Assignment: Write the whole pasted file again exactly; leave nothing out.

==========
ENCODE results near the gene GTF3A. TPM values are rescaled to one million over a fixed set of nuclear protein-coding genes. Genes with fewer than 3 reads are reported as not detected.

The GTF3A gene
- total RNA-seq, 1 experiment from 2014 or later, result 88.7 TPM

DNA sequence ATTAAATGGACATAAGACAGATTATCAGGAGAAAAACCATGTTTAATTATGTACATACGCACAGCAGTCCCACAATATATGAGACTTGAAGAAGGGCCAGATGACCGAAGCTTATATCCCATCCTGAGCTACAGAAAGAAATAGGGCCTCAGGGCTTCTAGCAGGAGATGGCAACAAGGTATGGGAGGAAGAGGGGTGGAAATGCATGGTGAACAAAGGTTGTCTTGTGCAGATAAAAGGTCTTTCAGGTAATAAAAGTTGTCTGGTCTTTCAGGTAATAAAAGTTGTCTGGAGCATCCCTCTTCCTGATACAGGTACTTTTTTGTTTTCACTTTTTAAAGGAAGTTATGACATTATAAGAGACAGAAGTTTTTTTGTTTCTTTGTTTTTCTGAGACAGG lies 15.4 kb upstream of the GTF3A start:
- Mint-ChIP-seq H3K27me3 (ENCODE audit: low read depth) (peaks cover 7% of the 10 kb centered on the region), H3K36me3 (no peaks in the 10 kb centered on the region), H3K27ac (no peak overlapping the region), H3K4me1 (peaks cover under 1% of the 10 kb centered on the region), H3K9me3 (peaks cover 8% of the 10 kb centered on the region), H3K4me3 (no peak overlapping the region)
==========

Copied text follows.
ENCODE results near the gene GTF3A. TPM values are rescaled to one million over a fixed set of nuclear protein-coding genes. Genes with fewer than 3 reads are reported as not detected.

The GTF3A gene
- total RNA-seq, 1 experiment from 2014 or later, result 88.7 TPM

DNA sequence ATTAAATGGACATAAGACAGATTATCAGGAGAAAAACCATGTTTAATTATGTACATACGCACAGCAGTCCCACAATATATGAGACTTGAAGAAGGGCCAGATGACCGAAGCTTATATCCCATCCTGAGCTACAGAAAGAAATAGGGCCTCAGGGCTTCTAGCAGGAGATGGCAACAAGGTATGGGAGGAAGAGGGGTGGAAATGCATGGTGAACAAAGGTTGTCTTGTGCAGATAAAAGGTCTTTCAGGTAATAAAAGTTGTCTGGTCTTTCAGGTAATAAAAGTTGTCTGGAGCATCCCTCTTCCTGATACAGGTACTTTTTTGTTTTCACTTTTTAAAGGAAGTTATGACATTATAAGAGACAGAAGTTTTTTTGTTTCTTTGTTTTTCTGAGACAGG lies 15.4 kb upstream of the GTF3A start:
- Mint-ChIP-seq H3K27me3 (ENCODE audit: low read depth) (peaks cover 7% of the 10 kb centered on the region), H3K36me3 (no peaks in the 10 kb centered on the region), H3K27ac (no peak overlapping the region), H3K4me1 (peaks cover under 1% of the 10 kb centered on the region), H3K9me3 (peaks cover 8% of the 10 kb centered on the region), H3K4me3 (no peak overlapping the region)